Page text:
Wyoming has declared war on Montana. Why? Wyoming officials say their northern neighbor has co-opted an icon behind which the state tries to perpetuate long-gone traditions. The stimulus for the feud was the U.S. Postal Service and its 50-state commemorative stamp series.

The Montana stamp features a cowboy atop a bucking horse. Wyoming says it owns that symbol, which has been its registered trademark since the 1970s. The University of Wyoming uses the image on its logo, the Wyoming National Guard carried the symbol onto the battlefields of World War I, and the silhouette of the hat-waving cowboy and horse has been imprinted on Wyoming license plates since 1936.

Wyoming Secretary of State Joe Meyer told the Associated Press that attributing the image to Montana made about as much sense as "using the Texas Lone Star on a Louisiana stamp."

I agree. But it makes even less sense for Wyoming to think a horseback rider truly represents the state. Let's face it: The age of the romantic cowboy is long gone. Rather than try to perpetuate myths about the West, the Postal Service would better serve all Americans by projecting modern images of the states.

Cowboys no longer represent the spirit of Wyoming. Nor does the majestic elk chosen by the Postal Service to grace the Wyoming stamp. Why choose elk to represent Wyoming when the state works hard to turn over its legislative reins to coal mining and oil and gas corporations?

The true spirit of Wyoming has always resided in its extractive industries. So its stamp might better feature icons such as a giant earthmover poised above an open-pit mine.

Other state stamps designed for the West also need some updating. Surprise: Idaho's stamp fails to depict an Idaho potato. Instead, the stamp features a kayaker paddling near a waterfall on the Snake River. This is the same river that is confined by a series of dams, which turn portions of the river into playgrounds for motorboats and Jet Skis. Why not showcase the motorboats and salmon-blocking dams? Better yet, how about some of Idaho's abandoned mines that are polluting the state's waterways, and whose danger to the environment state officials consistently underestimate?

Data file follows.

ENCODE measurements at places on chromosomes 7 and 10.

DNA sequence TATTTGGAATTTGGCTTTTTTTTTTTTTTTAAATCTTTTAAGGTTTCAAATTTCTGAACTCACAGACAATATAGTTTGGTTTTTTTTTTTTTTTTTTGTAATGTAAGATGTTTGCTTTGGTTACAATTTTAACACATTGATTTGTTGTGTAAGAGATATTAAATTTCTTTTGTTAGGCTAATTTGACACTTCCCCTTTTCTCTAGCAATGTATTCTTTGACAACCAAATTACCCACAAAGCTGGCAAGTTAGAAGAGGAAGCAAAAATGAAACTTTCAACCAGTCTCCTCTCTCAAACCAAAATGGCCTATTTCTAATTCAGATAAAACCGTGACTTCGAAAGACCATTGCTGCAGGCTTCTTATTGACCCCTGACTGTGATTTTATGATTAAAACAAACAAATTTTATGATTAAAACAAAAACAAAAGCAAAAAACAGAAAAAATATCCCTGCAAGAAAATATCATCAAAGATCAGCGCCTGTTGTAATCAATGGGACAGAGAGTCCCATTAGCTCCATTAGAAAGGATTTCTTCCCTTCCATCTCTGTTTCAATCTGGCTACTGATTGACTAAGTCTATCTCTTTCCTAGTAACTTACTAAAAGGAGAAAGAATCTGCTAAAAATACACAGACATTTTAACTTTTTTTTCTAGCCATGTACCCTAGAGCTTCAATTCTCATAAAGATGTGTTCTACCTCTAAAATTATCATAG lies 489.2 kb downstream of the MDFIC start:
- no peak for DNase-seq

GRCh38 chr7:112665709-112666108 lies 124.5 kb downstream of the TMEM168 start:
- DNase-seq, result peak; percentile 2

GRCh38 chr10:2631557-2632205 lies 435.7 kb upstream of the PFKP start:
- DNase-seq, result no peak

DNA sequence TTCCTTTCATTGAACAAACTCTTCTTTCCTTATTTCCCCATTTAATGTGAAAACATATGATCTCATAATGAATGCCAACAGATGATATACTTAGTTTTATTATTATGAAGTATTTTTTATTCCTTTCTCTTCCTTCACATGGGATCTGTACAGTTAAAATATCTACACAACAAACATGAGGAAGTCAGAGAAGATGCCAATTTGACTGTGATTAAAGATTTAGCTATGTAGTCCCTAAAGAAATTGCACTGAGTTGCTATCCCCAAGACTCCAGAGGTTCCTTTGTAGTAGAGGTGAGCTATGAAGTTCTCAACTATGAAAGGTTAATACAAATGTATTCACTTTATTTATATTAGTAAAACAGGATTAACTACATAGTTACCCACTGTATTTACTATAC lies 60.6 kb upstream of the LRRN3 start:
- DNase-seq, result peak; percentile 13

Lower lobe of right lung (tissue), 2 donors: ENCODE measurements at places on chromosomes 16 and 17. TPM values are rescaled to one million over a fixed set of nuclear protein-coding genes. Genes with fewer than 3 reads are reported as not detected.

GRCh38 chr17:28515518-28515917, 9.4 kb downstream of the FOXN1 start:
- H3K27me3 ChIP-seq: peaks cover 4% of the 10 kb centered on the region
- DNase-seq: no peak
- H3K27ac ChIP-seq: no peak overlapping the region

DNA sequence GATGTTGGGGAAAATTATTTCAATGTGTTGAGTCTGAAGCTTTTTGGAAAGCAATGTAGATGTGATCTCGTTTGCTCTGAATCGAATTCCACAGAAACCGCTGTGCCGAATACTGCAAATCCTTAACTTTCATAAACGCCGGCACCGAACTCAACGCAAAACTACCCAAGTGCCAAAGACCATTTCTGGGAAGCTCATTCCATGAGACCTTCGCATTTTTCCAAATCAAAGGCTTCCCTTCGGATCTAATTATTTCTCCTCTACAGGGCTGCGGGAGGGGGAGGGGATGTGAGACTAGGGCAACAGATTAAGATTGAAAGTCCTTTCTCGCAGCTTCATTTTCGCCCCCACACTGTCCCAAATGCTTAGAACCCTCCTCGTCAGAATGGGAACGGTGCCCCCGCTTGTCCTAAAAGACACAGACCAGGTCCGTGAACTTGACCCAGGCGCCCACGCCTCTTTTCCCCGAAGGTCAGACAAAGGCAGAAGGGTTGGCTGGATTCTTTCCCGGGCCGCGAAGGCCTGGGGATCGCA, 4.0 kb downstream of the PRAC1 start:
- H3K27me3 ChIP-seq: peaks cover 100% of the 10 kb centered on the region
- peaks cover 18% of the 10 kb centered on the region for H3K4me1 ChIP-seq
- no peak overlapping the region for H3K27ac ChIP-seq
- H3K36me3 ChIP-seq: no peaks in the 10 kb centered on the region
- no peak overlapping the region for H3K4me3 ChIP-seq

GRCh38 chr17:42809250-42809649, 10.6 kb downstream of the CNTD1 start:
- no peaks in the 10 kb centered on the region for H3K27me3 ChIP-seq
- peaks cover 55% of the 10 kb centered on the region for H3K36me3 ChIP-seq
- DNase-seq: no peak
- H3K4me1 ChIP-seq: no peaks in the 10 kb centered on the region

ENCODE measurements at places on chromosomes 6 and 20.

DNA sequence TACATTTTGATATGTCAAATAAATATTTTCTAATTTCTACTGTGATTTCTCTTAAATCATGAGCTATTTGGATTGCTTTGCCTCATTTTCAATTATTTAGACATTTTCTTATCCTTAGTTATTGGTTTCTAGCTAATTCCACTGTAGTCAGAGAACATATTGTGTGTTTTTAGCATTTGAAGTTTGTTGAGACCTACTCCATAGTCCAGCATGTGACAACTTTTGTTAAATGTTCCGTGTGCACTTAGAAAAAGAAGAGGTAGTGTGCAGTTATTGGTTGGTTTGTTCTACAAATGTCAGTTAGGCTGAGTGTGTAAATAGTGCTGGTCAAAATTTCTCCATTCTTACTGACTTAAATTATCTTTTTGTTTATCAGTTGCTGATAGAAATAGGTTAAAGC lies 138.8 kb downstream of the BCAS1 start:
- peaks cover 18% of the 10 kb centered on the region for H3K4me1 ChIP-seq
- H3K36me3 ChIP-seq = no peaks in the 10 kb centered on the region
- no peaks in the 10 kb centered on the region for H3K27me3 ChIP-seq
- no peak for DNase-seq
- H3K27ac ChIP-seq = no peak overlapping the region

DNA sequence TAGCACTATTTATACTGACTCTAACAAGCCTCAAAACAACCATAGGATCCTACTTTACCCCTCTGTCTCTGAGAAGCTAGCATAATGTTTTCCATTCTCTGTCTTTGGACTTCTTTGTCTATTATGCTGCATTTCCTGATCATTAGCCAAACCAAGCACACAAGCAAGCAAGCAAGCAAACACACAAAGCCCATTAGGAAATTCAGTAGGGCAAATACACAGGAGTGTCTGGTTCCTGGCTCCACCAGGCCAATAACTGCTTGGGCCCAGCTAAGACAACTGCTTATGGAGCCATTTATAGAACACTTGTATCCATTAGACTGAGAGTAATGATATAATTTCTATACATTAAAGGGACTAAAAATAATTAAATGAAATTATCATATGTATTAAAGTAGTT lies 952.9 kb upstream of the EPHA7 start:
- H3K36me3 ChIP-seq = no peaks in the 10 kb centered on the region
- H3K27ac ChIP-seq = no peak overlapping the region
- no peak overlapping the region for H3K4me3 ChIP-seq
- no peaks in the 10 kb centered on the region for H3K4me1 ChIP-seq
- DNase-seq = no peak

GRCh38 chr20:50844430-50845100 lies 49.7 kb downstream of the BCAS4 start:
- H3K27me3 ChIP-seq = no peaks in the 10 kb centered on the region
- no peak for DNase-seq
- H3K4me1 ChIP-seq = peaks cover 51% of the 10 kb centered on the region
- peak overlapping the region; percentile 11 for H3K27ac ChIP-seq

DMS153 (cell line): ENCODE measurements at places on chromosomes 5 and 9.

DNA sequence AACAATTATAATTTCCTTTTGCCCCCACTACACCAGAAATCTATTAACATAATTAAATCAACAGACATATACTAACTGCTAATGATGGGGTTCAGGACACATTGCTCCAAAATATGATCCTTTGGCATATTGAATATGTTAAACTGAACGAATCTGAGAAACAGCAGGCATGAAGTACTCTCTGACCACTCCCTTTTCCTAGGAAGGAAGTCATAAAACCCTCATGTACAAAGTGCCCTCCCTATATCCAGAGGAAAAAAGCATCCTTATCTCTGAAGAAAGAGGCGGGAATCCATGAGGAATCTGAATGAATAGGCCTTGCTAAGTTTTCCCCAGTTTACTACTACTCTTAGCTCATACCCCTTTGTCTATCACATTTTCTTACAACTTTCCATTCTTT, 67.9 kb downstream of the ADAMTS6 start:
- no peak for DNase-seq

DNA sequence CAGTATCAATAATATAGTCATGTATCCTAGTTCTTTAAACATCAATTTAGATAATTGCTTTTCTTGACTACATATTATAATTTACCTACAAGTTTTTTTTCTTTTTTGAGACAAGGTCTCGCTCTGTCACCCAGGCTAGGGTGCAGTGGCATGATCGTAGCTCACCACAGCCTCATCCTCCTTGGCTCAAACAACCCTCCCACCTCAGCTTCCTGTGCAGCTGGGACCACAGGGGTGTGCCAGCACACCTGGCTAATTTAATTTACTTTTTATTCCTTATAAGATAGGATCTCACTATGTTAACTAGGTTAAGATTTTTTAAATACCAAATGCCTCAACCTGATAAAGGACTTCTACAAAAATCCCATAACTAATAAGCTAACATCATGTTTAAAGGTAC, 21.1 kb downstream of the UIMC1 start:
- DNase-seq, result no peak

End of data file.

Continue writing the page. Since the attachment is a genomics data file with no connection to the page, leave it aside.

Ho hum, Arizona features a saguaro cactus and blossom. State promoters must have nixed the original design - a plain beige stamp. That was a photo of the Grand Canyon on a hazy and polluted day.

For Utah, the government chose a scene of the Wall of Windows at Bryce Monument Valley. I'd alter that pristine canyon scene, adding a valley of smiling faces to convey a certain church's seeming desire to populate the world.

On the North Dakota stamp, wild horses run across the badlands of the Theodore Roosevelt National Park. Why not a white stamp with a single black line running across it? The white to represent 10 months of snow; the black line illustrating the quickest way out of a state which has, sadly, seen declining populations for the last few decades.

What better way to represent Colorado than the skier that graces its stamp? Well, how about Denver traffic and sprawling developments that spread out along the Front Range?

Of course, Wyoming officials have a right to be miffed, and Montana should back off from infringing on Wyoming's archaic cowboy image. A Wyoming elk would have been better suited for Montana, since people in Montana seem more intent on trying to preserve wild places.

Intent, however, doesn't indicate outcome - not when you have Montana's Republican Sen. Conrad Burns plumping for aggressive gas and oil exploration along the Rocky Mountain Front and the Sweet Grass Hills.

I nominate trophy homes as the symbol for Montana - those arrogant monster houses mounted high in the hills for all of us to envy or disdain.

Let's face it: the natural places and wide-open Western vistas depicted on Western stamps are becoming more and more like the rest of America. Instead of celebrating an Old West that is gone, will never return and may never have been, let's represent our region by a wild animal we just about finished off - the bison. The Postal Service can part out the beast with Wyoming taking the head, Montana the tail, Oregon the back and so on until a picture of the beast is complete. The stamps might not be scenic, but they'd be the true West.

 

Mark Matthews writes in Missoula, Montana.

Copyright © 2002 HCN and Mark Matthews